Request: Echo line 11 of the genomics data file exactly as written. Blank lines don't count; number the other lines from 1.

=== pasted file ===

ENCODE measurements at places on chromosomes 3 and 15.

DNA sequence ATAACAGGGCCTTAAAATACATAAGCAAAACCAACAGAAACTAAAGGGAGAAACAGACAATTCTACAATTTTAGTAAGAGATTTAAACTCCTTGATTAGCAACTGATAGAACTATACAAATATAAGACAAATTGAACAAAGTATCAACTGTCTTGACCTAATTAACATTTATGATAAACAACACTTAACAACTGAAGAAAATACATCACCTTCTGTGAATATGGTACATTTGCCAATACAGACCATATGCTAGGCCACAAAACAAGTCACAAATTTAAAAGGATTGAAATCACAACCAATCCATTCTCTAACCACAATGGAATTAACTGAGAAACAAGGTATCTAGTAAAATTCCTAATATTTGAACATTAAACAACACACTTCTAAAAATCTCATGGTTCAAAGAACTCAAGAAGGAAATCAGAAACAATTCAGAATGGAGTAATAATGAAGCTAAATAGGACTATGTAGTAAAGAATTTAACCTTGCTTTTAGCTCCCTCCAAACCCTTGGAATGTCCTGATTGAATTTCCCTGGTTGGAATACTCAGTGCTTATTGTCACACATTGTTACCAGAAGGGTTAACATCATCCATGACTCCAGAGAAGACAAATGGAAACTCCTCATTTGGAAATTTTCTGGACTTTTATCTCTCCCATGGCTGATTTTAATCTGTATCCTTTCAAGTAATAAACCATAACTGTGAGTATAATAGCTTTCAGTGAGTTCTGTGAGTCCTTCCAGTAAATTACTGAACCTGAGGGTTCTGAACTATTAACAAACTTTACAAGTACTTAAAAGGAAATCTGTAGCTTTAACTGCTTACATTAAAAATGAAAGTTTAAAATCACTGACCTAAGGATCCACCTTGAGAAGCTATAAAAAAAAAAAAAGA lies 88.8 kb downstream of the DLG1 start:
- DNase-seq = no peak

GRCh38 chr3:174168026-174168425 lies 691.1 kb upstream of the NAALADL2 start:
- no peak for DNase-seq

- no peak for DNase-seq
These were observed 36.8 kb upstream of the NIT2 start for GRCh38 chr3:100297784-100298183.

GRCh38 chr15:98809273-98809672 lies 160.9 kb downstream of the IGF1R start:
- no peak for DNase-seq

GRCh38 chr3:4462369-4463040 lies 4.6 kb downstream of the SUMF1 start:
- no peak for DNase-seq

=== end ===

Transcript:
- no peak for DNase-seq